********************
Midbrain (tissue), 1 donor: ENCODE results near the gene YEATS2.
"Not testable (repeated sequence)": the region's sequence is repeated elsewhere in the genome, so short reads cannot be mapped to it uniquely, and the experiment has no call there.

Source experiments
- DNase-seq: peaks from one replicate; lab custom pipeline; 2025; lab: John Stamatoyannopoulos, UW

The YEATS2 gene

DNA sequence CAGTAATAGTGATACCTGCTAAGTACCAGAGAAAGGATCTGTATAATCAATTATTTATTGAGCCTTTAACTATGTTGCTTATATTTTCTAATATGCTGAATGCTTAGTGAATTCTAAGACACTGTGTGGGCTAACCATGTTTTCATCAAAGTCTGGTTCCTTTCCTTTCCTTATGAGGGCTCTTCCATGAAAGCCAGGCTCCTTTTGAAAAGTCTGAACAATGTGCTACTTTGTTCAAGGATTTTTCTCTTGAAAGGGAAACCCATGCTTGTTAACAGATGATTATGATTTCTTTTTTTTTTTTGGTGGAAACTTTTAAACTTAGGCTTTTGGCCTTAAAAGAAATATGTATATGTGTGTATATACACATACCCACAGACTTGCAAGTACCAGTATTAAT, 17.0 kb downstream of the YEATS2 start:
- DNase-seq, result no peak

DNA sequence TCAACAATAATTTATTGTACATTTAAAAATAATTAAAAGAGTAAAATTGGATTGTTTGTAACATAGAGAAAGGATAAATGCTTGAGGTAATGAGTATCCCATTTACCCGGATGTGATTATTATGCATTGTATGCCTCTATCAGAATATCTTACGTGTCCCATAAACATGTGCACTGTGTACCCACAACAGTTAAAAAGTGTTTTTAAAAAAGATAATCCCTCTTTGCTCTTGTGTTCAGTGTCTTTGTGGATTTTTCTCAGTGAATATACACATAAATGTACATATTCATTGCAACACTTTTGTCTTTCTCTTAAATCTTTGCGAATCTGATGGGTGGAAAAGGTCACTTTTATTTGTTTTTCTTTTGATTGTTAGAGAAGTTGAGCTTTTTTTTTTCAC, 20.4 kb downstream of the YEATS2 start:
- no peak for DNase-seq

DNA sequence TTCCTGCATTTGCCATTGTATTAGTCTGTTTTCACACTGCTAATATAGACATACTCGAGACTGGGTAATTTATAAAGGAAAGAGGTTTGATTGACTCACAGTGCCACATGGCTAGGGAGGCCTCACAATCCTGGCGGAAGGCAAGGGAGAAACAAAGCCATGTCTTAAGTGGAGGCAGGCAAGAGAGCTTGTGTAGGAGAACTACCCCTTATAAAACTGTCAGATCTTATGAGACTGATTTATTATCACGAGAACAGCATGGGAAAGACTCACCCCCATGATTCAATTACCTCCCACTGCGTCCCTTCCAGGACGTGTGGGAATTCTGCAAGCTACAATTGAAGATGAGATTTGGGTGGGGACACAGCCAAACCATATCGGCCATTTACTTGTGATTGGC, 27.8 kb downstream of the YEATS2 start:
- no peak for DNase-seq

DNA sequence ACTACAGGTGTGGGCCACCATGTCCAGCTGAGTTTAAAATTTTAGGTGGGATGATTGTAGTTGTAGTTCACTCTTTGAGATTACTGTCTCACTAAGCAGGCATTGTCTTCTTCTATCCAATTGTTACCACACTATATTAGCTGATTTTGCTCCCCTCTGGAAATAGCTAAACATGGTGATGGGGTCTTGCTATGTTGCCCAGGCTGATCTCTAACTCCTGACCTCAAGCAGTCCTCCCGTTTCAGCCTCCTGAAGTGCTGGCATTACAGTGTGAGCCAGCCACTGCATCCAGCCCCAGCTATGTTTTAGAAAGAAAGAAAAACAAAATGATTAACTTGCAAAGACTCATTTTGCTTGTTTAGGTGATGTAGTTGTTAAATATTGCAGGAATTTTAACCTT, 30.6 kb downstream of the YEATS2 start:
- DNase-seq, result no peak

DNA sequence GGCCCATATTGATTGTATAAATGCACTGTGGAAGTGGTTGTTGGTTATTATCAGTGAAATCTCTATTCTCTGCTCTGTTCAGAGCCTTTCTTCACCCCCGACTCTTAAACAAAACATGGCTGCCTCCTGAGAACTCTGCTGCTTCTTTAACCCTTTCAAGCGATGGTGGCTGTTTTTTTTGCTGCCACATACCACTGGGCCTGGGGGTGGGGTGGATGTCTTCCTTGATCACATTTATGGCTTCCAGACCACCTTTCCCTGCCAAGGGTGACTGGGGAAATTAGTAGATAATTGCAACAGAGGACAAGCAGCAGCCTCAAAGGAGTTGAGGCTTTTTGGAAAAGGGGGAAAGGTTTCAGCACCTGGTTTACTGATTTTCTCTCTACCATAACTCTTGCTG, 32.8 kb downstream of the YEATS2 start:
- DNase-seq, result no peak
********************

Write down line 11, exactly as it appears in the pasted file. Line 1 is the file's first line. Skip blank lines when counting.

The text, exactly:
- no peak for DNase-seq